With humorous intent, I’m going to answer a bunch of frequently asked questions, sampled from this physics FAQ by John Baez. And I’m doing it without preparation, so the answers will be bad.

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The physics of jigsaw puzzles

Wholesome jigsaw puzzle youtuber Karen Kavett recently did a challenge where she assembled a 1000 piece puzzle by selecting 100 pieces at random at a time. For a while, this just looked like a bunch of scattered pieces with only a few connections. But once she had 700 or 800 pieces, the whole puzzle started to come together, despite the gaps.

I found this fascinating, because it is a live demonstration of a concept in physics/math: the percolative transition. This is something I often think about when assembling puzzles.

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The speed of light in different directions

As a reminder, I’m open to requests to discuss any popular physics articles or videos, to append to my “I read popular physics” series. This video was not requested, but was shared by a friend of a friend a while back, and I have things to say about it.

Recently, the YouTube Channel Veritasium posted a video “Why the Speed of Light* Can’t be Measured”. The video argues that all measurements of the speed of light involve sending light in one direction, and waiting for it to come back. However, the light could theoretically be traveling faster in one direction than the other. It seems we are not directly measuring the speed of light, but rather the average speed of light in both directions. The constant speed of light in all directions is a matter of theoretical convention rather than empirical fact.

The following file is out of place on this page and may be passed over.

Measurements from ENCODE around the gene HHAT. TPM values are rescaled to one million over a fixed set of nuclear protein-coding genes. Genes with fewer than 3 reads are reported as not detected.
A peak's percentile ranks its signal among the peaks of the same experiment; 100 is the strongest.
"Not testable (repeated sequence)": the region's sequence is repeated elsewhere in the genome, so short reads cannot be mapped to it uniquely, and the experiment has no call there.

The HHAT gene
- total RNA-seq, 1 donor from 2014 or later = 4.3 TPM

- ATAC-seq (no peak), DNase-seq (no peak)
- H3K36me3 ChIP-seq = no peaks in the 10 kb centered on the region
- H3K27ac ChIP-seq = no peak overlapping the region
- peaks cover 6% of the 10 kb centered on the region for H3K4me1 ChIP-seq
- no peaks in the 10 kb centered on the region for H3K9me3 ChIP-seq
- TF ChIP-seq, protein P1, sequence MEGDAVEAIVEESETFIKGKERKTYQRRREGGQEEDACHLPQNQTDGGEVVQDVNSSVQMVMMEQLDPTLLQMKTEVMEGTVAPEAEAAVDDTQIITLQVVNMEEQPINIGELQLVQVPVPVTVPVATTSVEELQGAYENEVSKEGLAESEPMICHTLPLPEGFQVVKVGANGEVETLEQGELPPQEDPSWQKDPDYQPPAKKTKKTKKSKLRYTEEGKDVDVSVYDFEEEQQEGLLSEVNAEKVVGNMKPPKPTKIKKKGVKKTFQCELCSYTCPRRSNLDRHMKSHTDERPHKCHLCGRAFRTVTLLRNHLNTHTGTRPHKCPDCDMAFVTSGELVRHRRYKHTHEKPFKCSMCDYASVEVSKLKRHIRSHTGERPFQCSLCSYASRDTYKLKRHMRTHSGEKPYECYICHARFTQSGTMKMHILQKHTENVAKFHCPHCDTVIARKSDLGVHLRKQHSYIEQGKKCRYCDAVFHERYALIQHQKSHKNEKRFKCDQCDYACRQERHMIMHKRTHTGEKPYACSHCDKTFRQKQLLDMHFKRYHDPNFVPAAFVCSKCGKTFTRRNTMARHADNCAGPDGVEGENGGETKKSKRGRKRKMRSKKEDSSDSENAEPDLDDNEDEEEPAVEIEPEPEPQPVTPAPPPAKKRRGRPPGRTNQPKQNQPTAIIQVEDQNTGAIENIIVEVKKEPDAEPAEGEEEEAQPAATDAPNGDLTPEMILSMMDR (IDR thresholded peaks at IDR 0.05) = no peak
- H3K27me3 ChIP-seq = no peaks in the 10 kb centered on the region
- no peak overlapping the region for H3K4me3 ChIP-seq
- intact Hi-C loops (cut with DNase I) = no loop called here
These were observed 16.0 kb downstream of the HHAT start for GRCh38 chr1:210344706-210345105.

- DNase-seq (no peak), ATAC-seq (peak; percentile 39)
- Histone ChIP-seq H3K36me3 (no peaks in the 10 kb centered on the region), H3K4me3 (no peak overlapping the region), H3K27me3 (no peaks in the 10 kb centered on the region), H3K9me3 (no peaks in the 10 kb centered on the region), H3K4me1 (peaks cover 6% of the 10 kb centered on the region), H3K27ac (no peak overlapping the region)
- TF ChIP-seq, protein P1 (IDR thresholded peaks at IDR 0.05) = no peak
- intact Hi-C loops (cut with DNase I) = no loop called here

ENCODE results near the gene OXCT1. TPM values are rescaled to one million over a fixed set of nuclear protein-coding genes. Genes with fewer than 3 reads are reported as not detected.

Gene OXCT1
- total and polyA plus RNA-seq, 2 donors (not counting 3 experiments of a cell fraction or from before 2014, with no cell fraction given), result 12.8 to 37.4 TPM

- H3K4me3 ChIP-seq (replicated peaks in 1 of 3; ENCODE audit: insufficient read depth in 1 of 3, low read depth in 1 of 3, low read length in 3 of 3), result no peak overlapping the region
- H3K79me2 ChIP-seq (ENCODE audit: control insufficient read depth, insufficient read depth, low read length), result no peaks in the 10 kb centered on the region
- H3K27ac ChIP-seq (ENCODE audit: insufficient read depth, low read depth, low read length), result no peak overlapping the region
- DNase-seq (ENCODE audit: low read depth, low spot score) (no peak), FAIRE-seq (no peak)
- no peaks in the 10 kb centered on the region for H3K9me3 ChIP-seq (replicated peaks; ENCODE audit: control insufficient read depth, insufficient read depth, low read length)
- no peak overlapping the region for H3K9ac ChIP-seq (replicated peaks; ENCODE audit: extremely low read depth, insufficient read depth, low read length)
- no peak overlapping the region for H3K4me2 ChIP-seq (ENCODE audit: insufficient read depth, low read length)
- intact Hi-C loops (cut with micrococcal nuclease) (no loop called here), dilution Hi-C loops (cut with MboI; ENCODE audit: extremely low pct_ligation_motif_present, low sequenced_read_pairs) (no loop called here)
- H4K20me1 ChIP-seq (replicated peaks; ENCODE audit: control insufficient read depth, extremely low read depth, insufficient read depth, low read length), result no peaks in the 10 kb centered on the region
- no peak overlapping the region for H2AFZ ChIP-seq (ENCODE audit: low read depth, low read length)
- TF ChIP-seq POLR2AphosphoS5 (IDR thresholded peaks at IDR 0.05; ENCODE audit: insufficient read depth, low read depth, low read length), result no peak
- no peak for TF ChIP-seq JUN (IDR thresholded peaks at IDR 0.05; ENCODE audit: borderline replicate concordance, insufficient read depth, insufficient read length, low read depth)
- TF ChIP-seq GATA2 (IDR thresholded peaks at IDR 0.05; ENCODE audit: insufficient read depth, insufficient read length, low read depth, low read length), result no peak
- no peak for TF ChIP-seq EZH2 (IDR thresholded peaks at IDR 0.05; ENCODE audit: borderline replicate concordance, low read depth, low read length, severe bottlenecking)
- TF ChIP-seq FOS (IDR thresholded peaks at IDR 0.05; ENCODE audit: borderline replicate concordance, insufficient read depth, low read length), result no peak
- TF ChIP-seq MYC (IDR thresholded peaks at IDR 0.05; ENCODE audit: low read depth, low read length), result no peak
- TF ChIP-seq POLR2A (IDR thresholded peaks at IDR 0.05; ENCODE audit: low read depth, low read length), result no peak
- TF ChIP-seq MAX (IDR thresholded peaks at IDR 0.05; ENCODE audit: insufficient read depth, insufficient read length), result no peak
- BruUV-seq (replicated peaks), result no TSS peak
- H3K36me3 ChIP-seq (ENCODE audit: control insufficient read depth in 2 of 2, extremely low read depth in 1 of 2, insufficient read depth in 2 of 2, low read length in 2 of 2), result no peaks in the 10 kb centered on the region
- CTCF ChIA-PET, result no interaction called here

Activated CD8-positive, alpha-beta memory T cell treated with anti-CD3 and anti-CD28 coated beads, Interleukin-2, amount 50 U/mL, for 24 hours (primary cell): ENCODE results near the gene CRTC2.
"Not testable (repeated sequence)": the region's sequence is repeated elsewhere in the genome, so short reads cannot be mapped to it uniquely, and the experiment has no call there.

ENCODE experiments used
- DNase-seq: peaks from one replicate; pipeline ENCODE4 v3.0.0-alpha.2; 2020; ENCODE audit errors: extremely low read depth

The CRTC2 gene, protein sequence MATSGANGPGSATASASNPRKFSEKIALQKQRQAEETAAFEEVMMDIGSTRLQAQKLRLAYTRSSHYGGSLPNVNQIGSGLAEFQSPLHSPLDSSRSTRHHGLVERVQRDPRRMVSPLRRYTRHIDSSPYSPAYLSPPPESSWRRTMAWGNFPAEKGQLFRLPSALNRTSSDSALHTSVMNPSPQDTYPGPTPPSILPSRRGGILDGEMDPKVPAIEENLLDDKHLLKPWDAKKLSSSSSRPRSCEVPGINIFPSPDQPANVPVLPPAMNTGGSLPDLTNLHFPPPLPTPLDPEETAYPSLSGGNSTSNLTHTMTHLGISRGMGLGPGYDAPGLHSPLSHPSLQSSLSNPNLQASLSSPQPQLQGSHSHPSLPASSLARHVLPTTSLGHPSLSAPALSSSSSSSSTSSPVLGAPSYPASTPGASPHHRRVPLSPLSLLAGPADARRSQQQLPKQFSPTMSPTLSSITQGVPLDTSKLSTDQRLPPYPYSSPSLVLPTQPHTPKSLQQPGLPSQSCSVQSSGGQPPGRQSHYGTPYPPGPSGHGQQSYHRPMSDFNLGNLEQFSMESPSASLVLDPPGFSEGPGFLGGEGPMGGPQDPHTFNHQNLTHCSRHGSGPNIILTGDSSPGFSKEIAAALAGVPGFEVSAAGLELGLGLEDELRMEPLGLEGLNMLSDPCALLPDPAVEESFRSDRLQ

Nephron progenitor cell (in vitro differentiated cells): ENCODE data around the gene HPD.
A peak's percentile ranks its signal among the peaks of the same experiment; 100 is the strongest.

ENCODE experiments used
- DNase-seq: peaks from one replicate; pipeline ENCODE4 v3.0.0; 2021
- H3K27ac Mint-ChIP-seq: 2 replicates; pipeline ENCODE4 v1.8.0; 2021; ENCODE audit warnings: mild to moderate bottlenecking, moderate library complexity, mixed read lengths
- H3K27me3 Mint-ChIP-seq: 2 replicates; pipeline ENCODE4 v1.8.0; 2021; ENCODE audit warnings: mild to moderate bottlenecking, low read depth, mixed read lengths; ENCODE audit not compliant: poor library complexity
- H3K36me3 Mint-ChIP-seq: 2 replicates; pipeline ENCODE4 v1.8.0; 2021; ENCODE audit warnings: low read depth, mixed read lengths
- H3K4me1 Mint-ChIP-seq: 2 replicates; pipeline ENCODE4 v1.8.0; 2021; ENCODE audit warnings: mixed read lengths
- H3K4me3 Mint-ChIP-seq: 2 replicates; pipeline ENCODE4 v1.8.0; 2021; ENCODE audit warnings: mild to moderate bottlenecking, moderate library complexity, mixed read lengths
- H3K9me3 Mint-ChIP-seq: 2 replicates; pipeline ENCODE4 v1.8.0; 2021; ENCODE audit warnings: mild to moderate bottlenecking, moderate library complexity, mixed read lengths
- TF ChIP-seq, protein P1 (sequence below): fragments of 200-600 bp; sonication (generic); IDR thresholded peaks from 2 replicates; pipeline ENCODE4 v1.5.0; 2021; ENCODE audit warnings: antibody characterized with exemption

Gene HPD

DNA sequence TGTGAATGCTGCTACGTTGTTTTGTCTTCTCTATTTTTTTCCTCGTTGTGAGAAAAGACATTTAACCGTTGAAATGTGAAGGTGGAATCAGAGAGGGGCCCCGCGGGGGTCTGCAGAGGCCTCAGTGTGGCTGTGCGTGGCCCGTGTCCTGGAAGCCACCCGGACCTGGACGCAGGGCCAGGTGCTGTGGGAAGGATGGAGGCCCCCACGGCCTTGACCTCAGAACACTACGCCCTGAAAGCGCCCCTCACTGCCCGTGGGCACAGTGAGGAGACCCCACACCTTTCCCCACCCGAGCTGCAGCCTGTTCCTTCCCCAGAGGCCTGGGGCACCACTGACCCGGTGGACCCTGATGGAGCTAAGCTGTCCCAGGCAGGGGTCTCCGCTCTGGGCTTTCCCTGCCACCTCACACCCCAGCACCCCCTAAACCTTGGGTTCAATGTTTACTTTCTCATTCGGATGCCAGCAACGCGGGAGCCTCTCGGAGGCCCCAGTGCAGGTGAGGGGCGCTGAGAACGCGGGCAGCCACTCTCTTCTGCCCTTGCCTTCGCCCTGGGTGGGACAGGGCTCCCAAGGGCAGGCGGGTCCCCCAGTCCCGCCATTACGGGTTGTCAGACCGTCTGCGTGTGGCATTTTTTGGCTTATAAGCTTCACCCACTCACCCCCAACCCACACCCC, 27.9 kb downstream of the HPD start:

In the Facebook thread where I first saw the video shared, many people were incredulous. As for myself, I immediately understood the argument from the title, and immediately agreed that it was correct. However, I feel the video is misleading, as it does not explain why there is a theoretical convention that the speed of light is constant. And by doing so, I feel it misses the point of relativity theory.

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A year of reading popular physics